Battling the Bullwhip Effect with Cryptography

Publication: Chapter in book/Conference proceedingContribution to conference proceedings

Abstract

In real-world supply chains it is often observed that orders
placed with suppliers tend to fluctuate more than sales to customers
and that this deviation builds up in the upstream direction of the supply
chain. This bullwhip effect arises because local decision-making based on
orders of the immediate customer leads to overreaction. Literature shows
that supply chain wide sharing of order or inventory information can help
to stabilize the system and reduce inventories and stockouts. However,
sharing this information can make a stakeholder vulnerable in other areas
like the bargaining over prices. To overcome this dilemma we propose the
usage of cryptographic methods like secure multiparty computation or
homomorphic encryption to compute and share average order/inventory
levels without leaking of sensitive data of individual actors. Integrating
this information into the stylized beer game supply chain model, we show
that the bullwhip effect is reduced also under this limited information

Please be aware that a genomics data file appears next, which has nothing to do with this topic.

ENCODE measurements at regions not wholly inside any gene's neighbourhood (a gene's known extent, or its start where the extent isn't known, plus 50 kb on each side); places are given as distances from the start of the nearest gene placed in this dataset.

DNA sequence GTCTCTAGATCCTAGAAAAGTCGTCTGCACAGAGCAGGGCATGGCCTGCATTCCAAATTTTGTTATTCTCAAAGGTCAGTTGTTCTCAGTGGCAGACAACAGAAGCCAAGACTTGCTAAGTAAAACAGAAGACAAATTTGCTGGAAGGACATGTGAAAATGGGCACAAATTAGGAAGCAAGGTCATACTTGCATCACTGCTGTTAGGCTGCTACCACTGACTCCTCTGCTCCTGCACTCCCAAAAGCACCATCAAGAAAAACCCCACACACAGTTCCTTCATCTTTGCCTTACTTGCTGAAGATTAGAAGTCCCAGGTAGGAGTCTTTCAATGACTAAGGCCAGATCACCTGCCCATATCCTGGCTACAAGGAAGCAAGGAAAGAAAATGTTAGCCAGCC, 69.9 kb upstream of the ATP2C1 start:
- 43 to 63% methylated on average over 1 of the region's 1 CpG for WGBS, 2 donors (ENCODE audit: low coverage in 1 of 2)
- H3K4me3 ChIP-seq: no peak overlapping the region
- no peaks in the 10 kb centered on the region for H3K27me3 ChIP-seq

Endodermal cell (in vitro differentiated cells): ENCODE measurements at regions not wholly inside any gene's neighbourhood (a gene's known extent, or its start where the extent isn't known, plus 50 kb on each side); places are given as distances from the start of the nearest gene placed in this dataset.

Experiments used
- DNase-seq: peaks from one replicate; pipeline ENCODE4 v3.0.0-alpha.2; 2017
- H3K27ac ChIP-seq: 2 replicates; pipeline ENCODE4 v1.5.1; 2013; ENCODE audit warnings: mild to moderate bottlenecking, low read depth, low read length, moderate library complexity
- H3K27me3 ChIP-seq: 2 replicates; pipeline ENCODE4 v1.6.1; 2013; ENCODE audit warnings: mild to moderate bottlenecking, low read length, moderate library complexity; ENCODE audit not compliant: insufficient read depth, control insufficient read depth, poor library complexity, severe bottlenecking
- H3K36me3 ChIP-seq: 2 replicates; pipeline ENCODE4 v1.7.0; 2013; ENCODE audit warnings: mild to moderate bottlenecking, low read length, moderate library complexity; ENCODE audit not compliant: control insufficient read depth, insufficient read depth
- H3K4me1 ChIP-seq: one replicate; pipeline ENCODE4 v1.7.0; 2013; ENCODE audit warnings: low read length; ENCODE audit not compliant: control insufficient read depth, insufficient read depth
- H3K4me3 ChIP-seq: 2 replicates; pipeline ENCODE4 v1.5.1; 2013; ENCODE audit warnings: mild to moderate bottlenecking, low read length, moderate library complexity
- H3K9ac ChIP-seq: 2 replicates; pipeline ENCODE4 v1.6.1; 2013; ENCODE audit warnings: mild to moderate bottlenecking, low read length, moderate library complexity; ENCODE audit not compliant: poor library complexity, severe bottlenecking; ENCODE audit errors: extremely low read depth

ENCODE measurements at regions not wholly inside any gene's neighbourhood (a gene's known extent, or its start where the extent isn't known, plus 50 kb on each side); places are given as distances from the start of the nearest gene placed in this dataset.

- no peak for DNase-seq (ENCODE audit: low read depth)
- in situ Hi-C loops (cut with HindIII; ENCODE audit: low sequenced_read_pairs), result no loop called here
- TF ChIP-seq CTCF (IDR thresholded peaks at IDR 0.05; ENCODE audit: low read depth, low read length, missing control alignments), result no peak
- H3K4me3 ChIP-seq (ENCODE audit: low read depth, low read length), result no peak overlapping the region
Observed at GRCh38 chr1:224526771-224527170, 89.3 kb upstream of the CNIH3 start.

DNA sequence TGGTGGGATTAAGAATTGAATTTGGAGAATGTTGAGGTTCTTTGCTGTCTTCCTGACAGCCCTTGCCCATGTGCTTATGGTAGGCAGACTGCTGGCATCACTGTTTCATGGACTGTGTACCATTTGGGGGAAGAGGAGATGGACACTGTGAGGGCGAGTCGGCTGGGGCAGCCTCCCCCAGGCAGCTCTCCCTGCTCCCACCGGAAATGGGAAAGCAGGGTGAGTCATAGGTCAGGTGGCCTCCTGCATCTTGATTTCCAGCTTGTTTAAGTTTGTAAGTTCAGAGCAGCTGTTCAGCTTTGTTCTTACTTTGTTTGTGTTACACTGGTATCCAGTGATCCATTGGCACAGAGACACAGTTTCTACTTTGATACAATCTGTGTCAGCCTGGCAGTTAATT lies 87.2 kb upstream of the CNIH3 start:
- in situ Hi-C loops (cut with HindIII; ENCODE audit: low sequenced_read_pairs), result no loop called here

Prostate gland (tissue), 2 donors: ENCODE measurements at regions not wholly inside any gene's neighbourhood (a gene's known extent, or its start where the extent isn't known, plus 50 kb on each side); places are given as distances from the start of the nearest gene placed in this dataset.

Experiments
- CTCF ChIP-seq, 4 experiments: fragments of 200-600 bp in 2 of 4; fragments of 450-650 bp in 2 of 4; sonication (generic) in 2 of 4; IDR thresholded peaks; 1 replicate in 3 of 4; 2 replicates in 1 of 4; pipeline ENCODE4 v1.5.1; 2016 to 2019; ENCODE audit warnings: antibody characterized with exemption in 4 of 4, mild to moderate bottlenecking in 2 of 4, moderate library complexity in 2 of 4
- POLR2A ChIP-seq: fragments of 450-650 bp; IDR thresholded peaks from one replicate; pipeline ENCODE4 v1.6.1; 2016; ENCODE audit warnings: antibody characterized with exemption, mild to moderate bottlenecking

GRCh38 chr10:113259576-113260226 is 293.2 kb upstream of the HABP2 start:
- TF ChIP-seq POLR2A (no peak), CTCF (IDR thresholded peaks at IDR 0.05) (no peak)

sharing. Besides presenting results regarding the savings in supply chain
costs achieved, we describe how blockchain technology can be used to
implement such a novel supply chain management system.
Original languageEnglish
Title of host publicationDatabase and Expert Systems Applications - DEXA2022 Workshops
Subtitle of host publication33rd International Conference, DEXA 2022 Vienna, Austria, August 22-24, 2022 Proceedings
EditorsGabriele Kotsis, A Min Tjoa, Ismail Khalil, Bernhard Moser, Alfred Taudes, Atif Mashkoor, Johannes Sametinger, Jorge Martinez-Gil, Florian Sobieczky, Lukas Fischer, Rudolf Ramler, Maqbool Khan, Gerald Czech
PublisherSpringer, Cham
Pages270-281
Volume1633
ISBN (Electronic)978-3-031-14343-4
ISBN (Print)978-3-031-14342-7
DOIs
Publication statusPublished - 2022

Publication series

NameCommunications in Computer and Information Science
PublisherSpringer Cham
Volume1633
ISSN (Print)1865-0929
ISSN (Electronic)1865-0937

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